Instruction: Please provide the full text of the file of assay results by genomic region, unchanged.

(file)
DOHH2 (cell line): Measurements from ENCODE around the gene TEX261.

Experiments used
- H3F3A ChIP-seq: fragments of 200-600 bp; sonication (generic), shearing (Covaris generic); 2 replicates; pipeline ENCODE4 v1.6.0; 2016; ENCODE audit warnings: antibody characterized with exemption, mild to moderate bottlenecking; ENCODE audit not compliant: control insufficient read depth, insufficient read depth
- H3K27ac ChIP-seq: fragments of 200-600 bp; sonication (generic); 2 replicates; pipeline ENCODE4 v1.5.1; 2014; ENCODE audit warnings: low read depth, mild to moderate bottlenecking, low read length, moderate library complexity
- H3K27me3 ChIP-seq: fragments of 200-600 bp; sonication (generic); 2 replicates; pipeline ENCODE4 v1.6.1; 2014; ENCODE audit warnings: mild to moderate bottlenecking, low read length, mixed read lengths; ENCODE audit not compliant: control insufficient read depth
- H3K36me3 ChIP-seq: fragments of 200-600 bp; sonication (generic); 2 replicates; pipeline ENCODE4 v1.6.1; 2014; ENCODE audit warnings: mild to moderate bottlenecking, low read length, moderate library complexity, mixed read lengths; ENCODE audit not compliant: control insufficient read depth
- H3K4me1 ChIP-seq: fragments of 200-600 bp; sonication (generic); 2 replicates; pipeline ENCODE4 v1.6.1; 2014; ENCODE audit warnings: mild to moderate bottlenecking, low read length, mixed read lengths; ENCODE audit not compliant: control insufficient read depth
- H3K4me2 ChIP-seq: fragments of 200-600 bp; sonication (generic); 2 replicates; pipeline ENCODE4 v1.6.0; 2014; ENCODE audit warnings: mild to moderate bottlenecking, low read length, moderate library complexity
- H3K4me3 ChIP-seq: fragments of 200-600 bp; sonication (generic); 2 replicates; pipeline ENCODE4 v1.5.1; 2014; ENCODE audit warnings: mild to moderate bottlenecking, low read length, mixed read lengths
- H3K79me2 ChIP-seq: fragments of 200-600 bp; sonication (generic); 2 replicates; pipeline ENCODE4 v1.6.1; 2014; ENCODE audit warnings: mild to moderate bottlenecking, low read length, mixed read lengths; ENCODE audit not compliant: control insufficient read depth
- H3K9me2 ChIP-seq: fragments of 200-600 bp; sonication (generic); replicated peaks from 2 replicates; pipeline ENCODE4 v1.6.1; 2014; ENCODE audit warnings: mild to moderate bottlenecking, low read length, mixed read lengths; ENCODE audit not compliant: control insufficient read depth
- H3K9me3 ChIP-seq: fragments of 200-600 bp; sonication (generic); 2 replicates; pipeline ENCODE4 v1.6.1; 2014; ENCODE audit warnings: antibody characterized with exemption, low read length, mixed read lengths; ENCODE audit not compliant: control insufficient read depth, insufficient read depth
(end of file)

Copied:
DOHH2 (cell line): Measurements from ENCODE around the gene TEX261.

Experiments used
- H3F3A ChIP-seq: fragments of 200-600 bp; sonication (generic), shearing (Covaris generic); 2 replicates; pipeline ENCODE4 v1.6.0; 2016; ENCODE audit warnings: antibody characterized with exemption, mild to moderate bottlenecking; ENCODE audit not compliant: control insufficient read depth, insufficient read depth
- H3K27ac ChIP-seq: fragments of 200-600 bp; sonication (generic); 2 replicates; pipeline ENCODE4 v1.5.1; 2014; ENCODE audit warnings: low read depth, mild to moderate bottlenecking, low read length, moderate library complexity
- H3K27me3 ChIP-seq: fragments of 200-600 bp; sonication (generic); 2 replicates; pipeline ENCODE4 v1.6.1; 2014; ENCODE audit warnings: mild to moderate bottlenecking, low read length, mixed read lengths; ENCODE audit not compliant: control insufficient read depth
- H3K36me3 ChIP-seq: fragments of 200-600 bp; sonication (generic); 2 replicates; pipeline ENCODE4 v1.6.1; 2014; ENCODE audit warnings: mild to moderate bottlenecking, low read length, moderate library complexity, mixed read lengths; ENCODE audit not compliant: control insufficient read depth
- H3K4me1 ChIP-seq: fragments of 200-600 bp; sonication (generic); 2 replicates; pipeline ENCODE4 v1.6.1; 2014; ENCODE audit warnings: mild to moderate bottlenecking, low read length, mixed read lengths; ENCODE audit not compliant: control insufficient read depth
- H3K4me2 ChIP-seq: fragments of 200-600 bp; sonication (generic); 2 replicates; pipeline ENCODE4 v1.6.0; 2014; ENCODE audit warnings: mild to moderate bottlenecking, low read length, moderate library complexity
- H3K4me3 ChIP-seq: fragments of 200-600 bp; sonication (generic); 2 replicates; pipeline ENCODE4 v1.5.1; 2014; ENCODE audit warnings: mild to moderate bottlenecking, low read length, mixed read lengths
- H3K79me2 ChIP-seq: fragments of 200-600 bp; sonication (generic); 2 replicates; pipeline ENCODE4 v1.6.1; 2014; ENCODE audit warnings: mild to moderate bottlenecking, low read length, mixed read lengths; ENCODE audit not compliant: control insufficient read depth
- H3K9me2 ChIP-seq: fragments of 200-600 bp; sonication (generic); replicated peaks from 2 replicates; pipeline ENCODE4 v1.6.1; 2014; ENCODE audit warnings: mild to moderate bottlenecking, low read length, mixed read lengths; ENCODE audit not compliant: control insufficient read depth
- H3K9me3 ChIP-seq: fragments of 200-600 bp; sonication (generic); 2 replicates; pipeline ENCODE4 v1.6.1; 2014; ENCODE audit warnings: antibody characterized with exemption, low read length, mixed read lengths; ENCODE audit not compliant: control insufficient read depth, insufficient read depth